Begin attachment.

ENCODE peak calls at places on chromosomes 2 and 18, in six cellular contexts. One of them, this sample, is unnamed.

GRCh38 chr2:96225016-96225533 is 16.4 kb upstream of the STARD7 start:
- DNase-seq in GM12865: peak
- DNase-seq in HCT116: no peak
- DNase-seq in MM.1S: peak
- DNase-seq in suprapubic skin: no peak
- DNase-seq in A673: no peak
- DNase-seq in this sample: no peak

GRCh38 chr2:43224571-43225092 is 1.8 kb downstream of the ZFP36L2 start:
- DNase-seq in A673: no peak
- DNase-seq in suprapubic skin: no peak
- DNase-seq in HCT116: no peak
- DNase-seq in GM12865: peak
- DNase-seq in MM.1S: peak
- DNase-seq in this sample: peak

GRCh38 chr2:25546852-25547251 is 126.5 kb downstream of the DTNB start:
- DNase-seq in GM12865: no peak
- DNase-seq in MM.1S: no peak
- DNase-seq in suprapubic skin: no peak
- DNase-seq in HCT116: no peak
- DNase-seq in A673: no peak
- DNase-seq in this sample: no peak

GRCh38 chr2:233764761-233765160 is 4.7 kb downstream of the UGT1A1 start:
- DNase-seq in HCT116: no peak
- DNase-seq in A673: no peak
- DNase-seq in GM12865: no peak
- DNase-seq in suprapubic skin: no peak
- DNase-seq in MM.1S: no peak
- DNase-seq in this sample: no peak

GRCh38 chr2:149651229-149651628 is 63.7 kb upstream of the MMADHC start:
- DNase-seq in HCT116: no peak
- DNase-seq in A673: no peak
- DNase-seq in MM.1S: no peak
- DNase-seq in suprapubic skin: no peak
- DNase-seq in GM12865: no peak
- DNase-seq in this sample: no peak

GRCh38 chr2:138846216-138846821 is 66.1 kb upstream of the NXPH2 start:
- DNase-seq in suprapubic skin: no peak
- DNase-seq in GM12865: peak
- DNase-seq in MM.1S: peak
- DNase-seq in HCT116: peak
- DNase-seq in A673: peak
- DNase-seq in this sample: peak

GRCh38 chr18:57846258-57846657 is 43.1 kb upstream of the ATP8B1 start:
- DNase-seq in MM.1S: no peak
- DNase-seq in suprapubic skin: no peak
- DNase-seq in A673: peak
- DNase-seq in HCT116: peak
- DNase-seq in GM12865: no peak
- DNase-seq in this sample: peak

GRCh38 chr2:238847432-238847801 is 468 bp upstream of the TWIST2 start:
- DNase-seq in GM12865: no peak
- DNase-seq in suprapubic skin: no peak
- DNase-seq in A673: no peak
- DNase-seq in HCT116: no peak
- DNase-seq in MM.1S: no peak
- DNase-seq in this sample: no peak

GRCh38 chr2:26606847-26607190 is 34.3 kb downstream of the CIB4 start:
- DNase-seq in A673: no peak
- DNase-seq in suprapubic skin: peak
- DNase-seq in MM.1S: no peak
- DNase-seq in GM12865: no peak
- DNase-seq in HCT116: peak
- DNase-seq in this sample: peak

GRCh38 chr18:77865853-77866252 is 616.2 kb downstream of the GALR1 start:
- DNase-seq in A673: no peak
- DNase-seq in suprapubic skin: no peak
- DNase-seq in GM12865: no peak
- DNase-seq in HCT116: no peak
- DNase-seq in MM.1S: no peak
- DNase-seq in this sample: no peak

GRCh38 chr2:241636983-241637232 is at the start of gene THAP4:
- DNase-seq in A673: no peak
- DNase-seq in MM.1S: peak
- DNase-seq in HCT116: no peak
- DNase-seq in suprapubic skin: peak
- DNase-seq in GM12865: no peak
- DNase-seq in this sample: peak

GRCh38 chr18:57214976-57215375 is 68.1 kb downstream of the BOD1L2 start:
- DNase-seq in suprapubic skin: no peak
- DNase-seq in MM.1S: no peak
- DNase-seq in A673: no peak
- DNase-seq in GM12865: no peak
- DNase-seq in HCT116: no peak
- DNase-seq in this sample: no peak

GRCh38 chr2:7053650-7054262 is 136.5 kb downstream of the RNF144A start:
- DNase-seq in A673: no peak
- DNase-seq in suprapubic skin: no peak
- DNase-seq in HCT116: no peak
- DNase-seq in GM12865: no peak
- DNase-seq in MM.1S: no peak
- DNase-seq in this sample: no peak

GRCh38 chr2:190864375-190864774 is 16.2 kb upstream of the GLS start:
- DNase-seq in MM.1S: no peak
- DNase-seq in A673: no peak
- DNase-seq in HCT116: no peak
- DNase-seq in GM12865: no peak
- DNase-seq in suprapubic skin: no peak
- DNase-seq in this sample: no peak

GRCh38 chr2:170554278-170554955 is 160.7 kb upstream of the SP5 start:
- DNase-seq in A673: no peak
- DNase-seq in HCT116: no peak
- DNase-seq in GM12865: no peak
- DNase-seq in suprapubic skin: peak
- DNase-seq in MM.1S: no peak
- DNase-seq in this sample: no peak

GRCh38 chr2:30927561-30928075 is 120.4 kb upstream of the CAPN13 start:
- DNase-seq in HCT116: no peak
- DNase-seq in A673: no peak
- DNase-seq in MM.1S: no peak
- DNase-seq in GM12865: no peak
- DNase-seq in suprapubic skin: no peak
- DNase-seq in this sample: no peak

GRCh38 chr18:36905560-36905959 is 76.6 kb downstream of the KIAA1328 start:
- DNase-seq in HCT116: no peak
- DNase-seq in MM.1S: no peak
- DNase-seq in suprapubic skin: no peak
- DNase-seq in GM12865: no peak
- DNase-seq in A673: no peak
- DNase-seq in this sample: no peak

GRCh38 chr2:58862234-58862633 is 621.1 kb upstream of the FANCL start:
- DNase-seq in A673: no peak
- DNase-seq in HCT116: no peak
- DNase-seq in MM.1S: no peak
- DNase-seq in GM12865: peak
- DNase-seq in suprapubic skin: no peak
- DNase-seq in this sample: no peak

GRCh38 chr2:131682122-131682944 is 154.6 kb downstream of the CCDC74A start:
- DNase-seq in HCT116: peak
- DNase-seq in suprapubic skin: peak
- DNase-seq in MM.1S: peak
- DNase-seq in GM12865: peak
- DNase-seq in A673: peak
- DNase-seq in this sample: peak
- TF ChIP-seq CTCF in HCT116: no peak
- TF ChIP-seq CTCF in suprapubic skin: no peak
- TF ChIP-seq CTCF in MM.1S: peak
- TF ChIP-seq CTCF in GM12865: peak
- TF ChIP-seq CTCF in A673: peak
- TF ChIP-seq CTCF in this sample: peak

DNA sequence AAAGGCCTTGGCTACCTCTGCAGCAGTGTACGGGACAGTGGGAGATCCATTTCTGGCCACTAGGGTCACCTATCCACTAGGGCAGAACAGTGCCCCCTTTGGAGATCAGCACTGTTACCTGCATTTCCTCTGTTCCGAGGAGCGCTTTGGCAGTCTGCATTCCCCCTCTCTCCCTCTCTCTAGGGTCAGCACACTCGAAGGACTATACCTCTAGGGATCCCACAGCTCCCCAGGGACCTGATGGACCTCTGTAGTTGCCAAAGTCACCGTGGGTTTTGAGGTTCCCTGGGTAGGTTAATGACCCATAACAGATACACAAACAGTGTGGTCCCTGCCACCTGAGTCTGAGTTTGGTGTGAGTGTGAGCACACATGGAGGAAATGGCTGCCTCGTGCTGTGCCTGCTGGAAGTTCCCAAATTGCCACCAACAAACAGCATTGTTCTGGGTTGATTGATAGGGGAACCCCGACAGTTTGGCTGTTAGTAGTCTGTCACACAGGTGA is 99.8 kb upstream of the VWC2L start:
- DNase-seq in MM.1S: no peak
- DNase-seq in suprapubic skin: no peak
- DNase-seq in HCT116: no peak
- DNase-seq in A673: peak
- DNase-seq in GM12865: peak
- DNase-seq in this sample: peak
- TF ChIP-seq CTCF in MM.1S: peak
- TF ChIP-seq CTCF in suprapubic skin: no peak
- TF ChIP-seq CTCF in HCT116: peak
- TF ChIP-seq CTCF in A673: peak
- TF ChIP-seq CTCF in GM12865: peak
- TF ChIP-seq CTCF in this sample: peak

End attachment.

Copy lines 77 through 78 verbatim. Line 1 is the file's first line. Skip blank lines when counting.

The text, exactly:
- DNase-seq in GM12865: no peak
- DNase-seq in this sample: peak